Photo: An informal housing settlement on the outskirts of Johannesburg, which looks similar to the informal housing settlements or colonias along the Texas-Mexico border
Regardless of what side of the world housing advocates work, the language they speak, or the history of marginalization they are trying to overcome, they struggle with similar forms of forced eviction and displacement.
This summer Texas Low Income Housing Information Service along with several international advocacy groups examined forced eviction and displacement during a workshop in South Africa. The host was Socio Economic Rights Institute of South Africa (SERI) a human rights group based in Johannesburg that provides assistance to individuals, communities and social movements seeking to protect and advance their socioeconomic rights. SERI and the Ford Foundation brought together advocates to share best practices and discuss effective mitigation strategies for forced evictions and involuntary displacement of vulnerable populations.
In total 33 participants representing 13 organizations including Public Works Studio from Beirut, the Urban Justice Center in New York City, the Proyecto de Derechos Economicos, Sociales y Culturales from Mexico City and various South African grassroots groups such as the Social Justice Coalition and Afesis-Corplan met in the conference center of the Soweto Hotel overlooking a busy market of informal traders.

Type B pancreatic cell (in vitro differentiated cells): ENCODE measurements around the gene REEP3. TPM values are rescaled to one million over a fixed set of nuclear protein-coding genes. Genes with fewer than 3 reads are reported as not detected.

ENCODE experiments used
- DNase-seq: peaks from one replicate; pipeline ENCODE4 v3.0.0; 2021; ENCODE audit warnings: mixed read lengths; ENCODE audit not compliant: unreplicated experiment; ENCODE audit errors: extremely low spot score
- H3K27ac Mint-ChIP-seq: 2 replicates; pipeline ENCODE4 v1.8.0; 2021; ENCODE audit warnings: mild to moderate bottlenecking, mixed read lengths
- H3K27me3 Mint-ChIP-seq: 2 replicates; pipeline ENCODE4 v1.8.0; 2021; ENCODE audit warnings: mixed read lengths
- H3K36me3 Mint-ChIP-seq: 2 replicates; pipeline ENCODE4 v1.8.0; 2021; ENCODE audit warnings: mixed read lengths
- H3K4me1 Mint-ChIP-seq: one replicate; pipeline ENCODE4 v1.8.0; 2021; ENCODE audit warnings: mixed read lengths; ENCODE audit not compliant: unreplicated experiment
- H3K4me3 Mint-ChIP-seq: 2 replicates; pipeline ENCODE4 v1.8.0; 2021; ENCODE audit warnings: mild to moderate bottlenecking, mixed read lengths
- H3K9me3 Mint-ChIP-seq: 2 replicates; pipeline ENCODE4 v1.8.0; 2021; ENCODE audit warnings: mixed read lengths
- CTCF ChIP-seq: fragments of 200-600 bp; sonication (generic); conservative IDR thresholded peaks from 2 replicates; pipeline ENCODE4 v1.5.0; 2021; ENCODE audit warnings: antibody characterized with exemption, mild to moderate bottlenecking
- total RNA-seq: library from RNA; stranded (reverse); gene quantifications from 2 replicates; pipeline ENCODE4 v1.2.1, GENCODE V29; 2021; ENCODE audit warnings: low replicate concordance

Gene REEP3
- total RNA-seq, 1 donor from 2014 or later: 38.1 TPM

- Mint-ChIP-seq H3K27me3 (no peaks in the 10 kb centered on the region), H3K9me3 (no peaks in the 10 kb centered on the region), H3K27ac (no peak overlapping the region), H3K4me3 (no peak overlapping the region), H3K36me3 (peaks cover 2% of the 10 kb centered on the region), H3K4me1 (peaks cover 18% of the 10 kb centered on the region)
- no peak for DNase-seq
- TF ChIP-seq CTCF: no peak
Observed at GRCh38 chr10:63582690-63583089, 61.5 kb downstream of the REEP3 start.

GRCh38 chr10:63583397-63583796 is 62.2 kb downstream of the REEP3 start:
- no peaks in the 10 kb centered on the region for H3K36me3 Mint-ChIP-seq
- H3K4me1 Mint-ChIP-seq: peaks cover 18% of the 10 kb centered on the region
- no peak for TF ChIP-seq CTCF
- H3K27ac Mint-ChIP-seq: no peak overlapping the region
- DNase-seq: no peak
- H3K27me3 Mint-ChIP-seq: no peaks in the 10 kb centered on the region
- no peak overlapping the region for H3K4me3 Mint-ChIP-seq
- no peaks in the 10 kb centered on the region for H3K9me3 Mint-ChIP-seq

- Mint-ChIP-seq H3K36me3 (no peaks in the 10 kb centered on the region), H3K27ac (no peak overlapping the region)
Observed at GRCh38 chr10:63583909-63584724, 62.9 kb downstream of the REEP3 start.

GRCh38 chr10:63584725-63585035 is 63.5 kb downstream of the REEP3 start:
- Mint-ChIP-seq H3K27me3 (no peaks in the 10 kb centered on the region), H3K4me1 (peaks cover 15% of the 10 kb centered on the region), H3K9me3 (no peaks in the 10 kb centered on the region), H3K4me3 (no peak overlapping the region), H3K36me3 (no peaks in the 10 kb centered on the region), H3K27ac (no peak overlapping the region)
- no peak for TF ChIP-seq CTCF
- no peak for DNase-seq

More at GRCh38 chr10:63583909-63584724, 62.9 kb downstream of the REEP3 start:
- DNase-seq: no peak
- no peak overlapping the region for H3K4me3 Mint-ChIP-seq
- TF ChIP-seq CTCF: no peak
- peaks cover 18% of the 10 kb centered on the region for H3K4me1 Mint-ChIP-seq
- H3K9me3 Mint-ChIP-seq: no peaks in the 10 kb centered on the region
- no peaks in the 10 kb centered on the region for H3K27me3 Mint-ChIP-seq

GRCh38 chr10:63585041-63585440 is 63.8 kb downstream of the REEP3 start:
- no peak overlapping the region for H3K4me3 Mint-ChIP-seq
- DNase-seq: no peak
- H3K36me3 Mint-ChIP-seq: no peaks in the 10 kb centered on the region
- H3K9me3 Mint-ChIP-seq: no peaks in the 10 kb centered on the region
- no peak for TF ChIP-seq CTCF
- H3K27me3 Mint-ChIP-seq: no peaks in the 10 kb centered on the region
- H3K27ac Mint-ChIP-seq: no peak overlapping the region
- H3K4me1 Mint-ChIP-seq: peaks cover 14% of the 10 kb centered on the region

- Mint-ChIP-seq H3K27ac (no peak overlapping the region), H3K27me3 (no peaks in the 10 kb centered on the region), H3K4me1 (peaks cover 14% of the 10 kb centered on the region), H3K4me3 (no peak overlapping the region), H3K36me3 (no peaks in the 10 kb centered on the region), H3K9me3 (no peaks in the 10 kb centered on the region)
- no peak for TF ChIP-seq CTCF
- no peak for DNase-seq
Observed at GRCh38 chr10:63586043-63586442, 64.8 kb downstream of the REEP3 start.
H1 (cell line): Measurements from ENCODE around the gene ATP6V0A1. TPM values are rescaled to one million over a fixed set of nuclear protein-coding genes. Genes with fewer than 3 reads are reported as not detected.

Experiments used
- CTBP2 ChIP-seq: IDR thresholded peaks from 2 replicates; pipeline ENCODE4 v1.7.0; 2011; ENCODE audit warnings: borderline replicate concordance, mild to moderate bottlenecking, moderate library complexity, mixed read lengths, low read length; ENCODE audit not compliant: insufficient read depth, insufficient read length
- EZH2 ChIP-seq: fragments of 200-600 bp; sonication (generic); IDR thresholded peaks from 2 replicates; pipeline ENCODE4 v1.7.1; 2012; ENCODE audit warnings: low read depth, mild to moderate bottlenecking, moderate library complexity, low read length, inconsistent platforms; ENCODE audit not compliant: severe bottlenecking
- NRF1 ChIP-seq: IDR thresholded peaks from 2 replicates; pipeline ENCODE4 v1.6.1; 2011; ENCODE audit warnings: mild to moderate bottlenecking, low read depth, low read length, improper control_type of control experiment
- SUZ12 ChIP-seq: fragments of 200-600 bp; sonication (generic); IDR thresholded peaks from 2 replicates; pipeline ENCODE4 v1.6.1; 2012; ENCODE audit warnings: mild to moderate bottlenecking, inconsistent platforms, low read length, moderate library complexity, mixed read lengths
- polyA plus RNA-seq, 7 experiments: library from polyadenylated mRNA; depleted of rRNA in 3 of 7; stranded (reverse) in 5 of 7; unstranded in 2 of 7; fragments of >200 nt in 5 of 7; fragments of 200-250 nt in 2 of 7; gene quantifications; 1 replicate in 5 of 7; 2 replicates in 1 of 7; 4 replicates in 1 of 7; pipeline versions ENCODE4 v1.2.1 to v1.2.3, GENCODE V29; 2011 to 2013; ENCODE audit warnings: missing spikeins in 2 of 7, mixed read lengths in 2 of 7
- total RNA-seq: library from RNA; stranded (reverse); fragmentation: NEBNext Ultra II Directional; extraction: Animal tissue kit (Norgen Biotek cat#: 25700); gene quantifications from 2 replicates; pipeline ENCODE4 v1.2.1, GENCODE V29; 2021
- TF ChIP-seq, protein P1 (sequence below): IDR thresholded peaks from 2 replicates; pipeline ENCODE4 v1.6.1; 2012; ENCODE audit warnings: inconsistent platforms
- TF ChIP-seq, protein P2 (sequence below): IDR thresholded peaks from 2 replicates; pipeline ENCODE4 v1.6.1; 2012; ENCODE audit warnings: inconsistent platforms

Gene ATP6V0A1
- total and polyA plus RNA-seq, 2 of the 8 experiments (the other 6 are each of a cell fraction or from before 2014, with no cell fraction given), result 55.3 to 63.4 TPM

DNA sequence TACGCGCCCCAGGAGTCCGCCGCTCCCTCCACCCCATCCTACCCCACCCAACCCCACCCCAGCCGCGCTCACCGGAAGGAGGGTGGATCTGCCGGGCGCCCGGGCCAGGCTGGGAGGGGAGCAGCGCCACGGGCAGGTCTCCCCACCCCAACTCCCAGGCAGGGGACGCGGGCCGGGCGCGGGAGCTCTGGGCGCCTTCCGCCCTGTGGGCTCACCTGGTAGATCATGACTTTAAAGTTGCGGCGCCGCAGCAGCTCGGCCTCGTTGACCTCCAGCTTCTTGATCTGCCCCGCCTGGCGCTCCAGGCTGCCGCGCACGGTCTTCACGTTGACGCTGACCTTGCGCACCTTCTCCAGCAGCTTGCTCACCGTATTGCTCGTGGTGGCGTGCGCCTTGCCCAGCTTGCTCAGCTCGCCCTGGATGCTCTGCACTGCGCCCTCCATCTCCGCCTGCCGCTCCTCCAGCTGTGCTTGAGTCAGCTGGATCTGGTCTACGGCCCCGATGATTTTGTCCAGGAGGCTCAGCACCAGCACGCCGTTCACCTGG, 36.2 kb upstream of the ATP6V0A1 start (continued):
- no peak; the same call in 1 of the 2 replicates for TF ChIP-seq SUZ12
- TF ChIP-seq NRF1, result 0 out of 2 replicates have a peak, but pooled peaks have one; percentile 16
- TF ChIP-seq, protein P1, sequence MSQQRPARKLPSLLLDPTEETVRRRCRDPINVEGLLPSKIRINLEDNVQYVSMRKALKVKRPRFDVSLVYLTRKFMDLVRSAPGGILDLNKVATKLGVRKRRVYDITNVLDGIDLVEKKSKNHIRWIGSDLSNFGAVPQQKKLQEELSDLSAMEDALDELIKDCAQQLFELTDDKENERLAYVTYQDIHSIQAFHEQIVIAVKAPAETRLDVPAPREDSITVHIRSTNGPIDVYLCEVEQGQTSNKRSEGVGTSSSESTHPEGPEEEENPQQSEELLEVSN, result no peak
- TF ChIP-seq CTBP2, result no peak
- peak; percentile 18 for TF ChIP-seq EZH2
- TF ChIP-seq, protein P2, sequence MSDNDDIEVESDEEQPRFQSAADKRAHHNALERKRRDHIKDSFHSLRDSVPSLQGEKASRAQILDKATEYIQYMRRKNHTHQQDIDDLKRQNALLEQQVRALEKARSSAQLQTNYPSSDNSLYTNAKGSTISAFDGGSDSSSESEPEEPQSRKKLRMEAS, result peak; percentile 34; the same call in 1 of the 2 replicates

The setting for the meeting allowed for an in-person demonstration on the reality of the conditions in urban informal settlements and townships in South Africa. While these informal settlements are on the other side of the world, they share many of the characteristics we see in the colonias along the border in the Rio Grande Valley.
Highlighting Community Organizing
The South African Informal Traders’ Forum (SAITF) and the informal settlement residents of the Inner City Federation (ICF) presented their movements and the strategy each group took to address the violent eviction process and the displacement that affected their economic livelihood. The SAITF case involved the 2013 mass scale eviction of informal traders from the Johannesburg inner city as part of Operation Clean Sweep. The speakers discussed mobilizing strategies and the legal resources that ultimately took their case to the Constitutional Court, which ruled in their favor and allowed traders to return to their businesses.
Participants also heard from the community leaders of the Slovo Park Community Development Forum and toured the informal settlement where residents explained the progress in providing housing and public services. The current conditions of the settlement, improvements from what they once were, continue to be reminders of the legacy of discrimination and the long path ahead for creating just and equitable communities.
Sharing Best Practices
Between the scheduled agenda items, advocates learned more from one another about solutions developed at the grassroots level to address often-difficult land use problems.